Written by Laura and Bea from Progestion
The schedule for this day is really complete and full of enriching activities. We started the day with an activity carried out by Ellie, from Germany, about building cohesion in groups in which the members speak different languages, or people with disabilities and do not know each other. We had to communicate without talking, relying on non verbal communication or the knowledge that we already had about the others. We had to place ourselves in increasing order regarding the hours it took for us to get to the place where we were, Montes Claros, and according to our age. We also had to place ourselves in relation to an imaginary
spot representing Spain, showing where we live, where we were born, where our parents were born and where we would like to live in the future.
It was a nice way to get to know more about group members and it also served as a
representation of how migration is a world’s structural dynamic that has involved our families and the society in general from the beginning of history. It shows that migration is not only about the poor looking for better chances to improve their life (which is, of course, a 100% valid reason) but about sharing languages, cultures, lifestyles, etc. throughout the world and enriching societies with diversity, increasing their flexibility and adaptation to changes.
Right after, we enjoyed an activity carried out by Merat, from Egypt, based on Egypt’ situation, as a transit country for migrants and asylum seekers, that want to reach Europe, and how they get stuck in Egypt because of the European policies on national security and closing borders. Egypt is now an externalized border for Europe and it is dealing with increasing numbers of people coming mainly from Syria, Afghanistan, and surrounding African countries. Myrat told us about the discrimination that migrants are suffering due to their nationality and that is explained by how Egypt understands international relations, and also due to the color of their skin. We were informed about the few possibilities that migrants have to be included in the labour market, especially those with high education levels. She also shared with us information about her work experience and about other NGOs working on the same field.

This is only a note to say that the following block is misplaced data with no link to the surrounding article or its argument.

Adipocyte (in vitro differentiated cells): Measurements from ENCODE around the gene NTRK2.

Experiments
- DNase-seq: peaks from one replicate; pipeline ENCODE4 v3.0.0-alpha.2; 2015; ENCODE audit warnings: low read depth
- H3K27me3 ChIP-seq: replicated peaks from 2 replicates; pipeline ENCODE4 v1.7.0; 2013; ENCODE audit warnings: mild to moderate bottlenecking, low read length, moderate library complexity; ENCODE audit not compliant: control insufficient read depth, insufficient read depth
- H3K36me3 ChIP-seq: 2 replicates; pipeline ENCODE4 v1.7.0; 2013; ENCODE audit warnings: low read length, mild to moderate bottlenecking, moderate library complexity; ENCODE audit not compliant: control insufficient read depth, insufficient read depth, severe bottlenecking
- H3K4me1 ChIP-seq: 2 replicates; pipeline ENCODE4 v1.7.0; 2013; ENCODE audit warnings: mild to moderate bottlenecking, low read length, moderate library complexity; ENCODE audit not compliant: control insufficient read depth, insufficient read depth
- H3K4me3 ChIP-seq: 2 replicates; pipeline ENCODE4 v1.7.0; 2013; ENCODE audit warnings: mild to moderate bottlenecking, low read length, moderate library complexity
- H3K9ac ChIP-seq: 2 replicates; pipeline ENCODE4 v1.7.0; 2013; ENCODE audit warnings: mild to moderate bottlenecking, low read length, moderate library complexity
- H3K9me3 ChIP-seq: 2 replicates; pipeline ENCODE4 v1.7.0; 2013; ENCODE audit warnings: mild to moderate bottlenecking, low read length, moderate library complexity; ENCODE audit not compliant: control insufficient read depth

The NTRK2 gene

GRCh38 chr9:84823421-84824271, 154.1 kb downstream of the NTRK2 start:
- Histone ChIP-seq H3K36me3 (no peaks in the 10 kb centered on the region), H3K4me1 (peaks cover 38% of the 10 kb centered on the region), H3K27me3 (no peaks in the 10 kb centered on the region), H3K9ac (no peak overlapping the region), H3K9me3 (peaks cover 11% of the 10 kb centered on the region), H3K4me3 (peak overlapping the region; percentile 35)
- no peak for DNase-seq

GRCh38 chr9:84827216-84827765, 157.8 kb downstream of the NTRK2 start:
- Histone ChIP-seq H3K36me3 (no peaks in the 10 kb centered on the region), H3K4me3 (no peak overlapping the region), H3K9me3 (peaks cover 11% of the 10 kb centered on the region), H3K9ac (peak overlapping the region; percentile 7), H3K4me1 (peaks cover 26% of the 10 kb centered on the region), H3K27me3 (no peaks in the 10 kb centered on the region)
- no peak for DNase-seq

Later on, Katrin, German and head of the project, gave a brief introduction to the
phenomenon of trauma and mirror neurons to facilitate the understanding on post traumatic stress disorder, occasionally experienced by migrants. Rafik, from Egypt, continued on the issue talking about his experience as a volunteer in the Greek island of Lesbos and Moria refugee camp. He went through some tough moments while being there and we were all grateful because of the generosity he showed talking about such a difficult experience. In order to cheer up the group. Katrin proposed an activity related to resilience and alternatives to take care of ourselves and our mental health by finding hobbies, habits,thoughts, etc that bring peace to our minds and are a source of alleviation. We also enjoyed an activity related to imagination and relaxation consisting on picturing in our minds a peaceful place on full detail.
After lunch and given the general mood of the group, the coordinators decided that it would be good for everyone to do the first activity of the afternoon outdoors, in order to enjoy the fresh air and the beautiful nature we had in such a wonderful location. We walked in pairs exchanging why we were motivated to work with migrants and to participate in the CanDoRefugees meeting. Afterwards, we returned to have some energizers and keep the group energy high. Nonetheless, we were all quite tired after the intense morning we had.
The last activity of the day was a briefing regarding Open Space. This methodology implies that a variety of activities and workshops are scheduled, some of them at coincident times, and participants choose freely which one they want to attend. In case they have chosen an activity, they do not need to stay until it finishes, but they can move to another one that is more useful for them. It is not rude to leave the group; the leader of the activity understands that it is not what the person that leaves the group needs, plus the ones who stay are actually motivated and interested. We discussed about the difficulties this method could mean for some of the people, mainly due to their culture, since Greeks and Spanish usually feel that it is disrespectful to leave a group. Some participants then offered themselves as leaders of activities or workshops and the scheduled was planned for Saturday morning.
After dinner, part of the group stayed outside, playing the guitar, singing and sharing conversations, in a cold night full of stars.
¿Could have been a better way to end this awesome day? we don’t think so…